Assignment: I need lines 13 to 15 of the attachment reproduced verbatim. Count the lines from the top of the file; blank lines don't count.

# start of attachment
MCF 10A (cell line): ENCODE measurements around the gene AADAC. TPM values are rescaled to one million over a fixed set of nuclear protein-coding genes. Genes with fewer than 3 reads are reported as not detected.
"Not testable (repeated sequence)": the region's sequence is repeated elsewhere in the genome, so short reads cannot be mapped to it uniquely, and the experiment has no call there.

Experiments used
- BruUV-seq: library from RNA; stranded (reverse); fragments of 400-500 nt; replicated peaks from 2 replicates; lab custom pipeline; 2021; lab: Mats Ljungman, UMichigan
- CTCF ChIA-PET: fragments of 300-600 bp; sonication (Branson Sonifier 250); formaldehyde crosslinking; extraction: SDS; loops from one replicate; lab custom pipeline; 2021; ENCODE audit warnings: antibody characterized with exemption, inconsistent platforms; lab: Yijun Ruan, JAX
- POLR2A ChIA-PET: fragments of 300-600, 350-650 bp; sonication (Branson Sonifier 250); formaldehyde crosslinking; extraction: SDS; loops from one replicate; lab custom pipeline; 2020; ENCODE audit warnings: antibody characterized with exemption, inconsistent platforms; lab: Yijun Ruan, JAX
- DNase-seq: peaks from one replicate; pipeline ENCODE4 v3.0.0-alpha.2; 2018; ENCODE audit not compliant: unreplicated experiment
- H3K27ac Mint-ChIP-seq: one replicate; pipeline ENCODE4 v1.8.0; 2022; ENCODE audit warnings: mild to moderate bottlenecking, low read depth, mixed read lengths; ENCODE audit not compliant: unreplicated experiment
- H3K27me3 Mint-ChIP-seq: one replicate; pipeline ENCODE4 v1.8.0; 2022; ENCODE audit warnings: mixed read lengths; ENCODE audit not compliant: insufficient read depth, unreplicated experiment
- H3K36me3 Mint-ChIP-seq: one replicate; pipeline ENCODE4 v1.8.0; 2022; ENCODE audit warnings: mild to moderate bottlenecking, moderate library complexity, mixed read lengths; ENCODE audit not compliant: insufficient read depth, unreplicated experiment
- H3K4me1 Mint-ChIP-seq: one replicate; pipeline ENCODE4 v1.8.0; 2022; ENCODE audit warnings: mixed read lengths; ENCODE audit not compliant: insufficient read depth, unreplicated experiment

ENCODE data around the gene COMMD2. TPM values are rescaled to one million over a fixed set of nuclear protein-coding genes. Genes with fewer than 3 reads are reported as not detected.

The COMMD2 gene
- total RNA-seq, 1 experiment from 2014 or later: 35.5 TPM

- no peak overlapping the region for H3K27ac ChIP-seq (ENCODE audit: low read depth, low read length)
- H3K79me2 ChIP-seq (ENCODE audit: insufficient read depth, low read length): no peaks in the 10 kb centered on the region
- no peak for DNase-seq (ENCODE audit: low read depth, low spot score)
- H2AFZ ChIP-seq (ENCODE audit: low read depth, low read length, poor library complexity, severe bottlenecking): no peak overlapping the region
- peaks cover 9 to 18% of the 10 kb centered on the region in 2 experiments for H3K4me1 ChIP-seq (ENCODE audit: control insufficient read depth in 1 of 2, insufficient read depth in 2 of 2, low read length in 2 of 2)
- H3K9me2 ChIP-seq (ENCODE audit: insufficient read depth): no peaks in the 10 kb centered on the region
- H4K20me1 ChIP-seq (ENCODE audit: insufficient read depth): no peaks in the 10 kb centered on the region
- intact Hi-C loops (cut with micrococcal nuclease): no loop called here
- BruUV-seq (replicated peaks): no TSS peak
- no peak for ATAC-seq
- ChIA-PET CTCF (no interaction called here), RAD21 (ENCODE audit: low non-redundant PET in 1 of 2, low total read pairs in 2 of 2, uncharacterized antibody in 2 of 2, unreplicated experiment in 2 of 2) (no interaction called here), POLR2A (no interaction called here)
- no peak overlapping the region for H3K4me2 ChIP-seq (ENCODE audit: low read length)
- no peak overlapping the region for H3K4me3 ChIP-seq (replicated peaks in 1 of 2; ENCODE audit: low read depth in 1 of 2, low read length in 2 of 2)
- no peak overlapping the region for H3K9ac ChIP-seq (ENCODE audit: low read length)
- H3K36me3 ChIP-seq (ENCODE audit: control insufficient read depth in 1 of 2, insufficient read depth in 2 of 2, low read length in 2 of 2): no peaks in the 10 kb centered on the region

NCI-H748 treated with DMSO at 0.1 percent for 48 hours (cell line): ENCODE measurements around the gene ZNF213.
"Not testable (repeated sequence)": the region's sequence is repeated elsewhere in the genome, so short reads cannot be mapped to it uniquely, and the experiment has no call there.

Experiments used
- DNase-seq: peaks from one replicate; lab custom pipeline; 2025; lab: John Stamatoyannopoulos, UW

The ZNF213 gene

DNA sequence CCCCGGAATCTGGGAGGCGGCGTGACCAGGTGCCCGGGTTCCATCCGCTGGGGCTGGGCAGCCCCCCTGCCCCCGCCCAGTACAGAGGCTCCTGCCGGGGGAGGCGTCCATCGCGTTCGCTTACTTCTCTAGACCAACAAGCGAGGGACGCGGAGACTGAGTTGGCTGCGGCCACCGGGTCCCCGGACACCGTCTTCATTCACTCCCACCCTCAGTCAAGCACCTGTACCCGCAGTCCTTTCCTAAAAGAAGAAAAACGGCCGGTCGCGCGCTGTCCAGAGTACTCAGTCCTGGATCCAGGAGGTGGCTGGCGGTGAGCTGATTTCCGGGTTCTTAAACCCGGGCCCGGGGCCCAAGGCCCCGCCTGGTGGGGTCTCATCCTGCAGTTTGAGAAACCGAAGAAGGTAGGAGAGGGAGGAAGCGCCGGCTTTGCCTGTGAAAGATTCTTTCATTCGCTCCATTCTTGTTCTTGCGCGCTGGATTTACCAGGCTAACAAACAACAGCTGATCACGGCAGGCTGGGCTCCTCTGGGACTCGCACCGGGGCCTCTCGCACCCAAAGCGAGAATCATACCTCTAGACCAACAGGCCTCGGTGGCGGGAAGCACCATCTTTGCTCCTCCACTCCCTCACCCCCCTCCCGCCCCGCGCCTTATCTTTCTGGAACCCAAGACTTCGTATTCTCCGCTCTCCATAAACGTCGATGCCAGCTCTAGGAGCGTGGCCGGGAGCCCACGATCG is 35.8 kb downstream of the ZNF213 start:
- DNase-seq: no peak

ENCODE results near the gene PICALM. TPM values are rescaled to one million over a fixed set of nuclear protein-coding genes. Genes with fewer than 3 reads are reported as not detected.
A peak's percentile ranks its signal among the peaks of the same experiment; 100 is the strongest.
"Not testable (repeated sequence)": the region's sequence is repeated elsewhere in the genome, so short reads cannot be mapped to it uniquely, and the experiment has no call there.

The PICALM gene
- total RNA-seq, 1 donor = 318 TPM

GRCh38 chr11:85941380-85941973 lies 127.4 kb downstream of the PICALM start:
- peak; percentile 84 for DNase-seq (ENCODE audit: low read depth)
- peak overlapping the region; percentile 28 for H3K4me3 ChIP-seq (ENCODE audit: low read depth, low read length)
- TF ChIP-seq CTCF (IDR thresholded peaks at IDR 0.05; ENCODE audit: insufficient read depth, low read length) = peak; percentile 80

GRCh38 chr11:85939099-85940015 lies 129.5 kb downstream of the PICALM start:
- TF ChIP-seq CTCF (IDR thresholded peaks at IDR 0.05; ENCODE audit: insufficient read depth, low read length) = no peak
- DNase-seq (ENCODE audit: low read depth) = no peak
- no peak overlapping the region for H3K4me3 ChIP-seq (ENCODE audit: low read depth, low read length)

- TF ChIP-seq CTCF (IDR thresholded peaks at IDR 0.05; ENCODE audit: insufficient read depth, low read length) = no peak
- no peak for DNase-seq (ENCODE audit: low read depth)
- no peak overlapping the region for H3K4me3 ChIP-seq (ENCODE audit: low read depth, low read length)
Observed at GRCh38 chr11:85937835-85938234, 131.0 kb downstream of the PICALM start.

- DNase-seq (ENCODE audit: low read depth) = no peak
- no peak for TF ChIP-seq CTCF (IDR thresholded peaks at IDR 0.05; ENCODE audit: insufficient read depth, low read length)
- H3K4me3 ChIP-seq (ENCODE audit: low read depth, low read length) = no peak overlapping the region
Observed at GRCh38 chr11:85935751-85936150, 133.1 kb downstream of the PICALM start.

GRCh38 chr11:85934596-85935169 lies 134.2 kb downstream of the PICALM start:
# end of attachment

The COMMD2 gene
- total RNA-seq, 1 experiment from 2014 or later: 35.5 TPM

- no peak overlapping the region for H3K27ac ChIP-seq (ENCODE audit: low read depth, low read length)